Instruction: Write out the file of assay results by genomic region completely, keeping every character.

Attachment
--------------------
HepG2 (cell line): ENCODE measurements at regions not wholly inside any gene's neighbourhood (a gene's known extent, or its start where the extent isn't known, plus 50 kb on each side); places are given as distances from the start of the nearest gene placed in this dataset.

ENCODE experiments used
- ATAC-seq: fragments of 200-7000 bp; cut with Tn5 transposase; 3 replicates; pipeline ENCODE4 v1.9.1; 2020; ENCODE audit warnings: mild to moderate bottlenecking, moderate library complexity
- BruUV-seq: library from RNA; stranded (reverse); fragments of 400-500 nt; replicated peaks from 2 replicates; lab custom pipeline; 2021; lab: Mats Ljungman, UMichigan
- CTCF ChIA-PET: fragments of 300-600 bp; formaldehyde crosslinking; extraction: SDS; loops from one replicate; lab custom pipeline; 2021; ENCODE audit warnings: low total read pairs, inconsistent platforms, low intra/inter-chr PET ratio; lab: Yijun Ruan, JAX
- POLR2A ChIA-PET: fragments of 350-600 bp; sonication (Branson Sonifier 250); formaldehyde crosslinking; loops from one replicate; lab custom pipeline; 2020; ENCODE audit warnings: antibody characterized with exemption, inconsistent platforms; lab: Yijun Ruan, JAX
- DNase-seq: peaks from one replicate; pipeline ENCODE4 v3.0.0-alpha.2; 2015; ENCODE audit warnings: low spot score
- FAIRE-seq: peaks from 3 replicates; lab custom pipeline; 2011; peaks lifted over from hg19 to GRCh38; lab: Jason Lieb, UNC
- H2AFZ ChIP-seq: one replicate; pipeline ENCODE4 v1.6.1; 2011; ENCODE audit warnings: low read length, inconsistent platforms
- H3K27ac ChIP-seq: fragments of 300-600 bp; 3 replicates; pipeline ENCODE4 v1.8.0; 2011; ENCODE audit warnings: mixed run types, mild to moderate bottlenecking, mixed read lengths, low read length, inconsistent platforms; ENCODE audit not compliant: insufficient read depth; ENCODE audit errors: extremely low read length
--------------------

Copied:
HepG2 (cell line): ENCODE measurements at regions not wholly inside any gene's neighbourhood (a gene's known extent, or its start where the extent isn't known, plus 50 kb on each side); places are given as distances from the start of the nearest gene placed in this dataset.

ENCODE experiments used
- ATAC-seq: fragments of 200-7000 bp; cut with Tn5 transposase; 3 replicates; pipeline ENCODE4 v1.9.1; 2020; ENCODE audit warnings: mild to moderate bottlenecking, moderate library complexity
- BruUV-seq: library from RNA; stranded (reverse); fragments of 400-500 nt; replicated peaks from 2 replicates; lab custom pipeline; 2021; lab: Mats Ljungman, UMichigan
- CTCF ChIA-PET: fragments of 300-600 bp; formaldehyde crosslinking; extraction: SDS; loops from one replicate; lab custom pipeline; 2021; ENCODE audit warnings: low total read pairs, inconsistent platforms, low intra/inter-chr PET ratio; lab: Yijun Ruan, JAX
- POLR2A ChIA-PET: fragments of 350-600 bp; sonication (Branson Sonifier 250); formaldehyde crosslinking; loops from one replicate; lab custom pipeline; 2020; ENCODE audit warnings: antibody characterized with exemption, inconsistent platforms; lab: Yijun Ruan, JAX
- DNase-seq: peaks from one replicate; pipeline ENCODE4 v3.0.0-alpha.2; 2015; ENCODE audit warnings: low spot score
- FAIRE-seq: peaks from 3 replicates; lab custom pipeline; 2011; peaks lifted over from hg19 to GRCh38; lab: Jason Lieb, UNC
- H2AFZ ChIP-seq: one replicate; pipeline ENCODE4 v1.6.1; 2011; ENCODE audit warnings: low read length, inconsistent platforms
- H3K27ac ChIP-seq: fragments of 300-600 bp; 3 replicates; pipeline ENCODE4 v1.8.0; 2011; ENCODE audit warnings: mixed run types, mild to moderate bottlenecking, mixed read lengths, low read length, inconsistent platforms; ENCODE audit not compliant: insufficient read depth; ENCODE audit errors: extremely low read length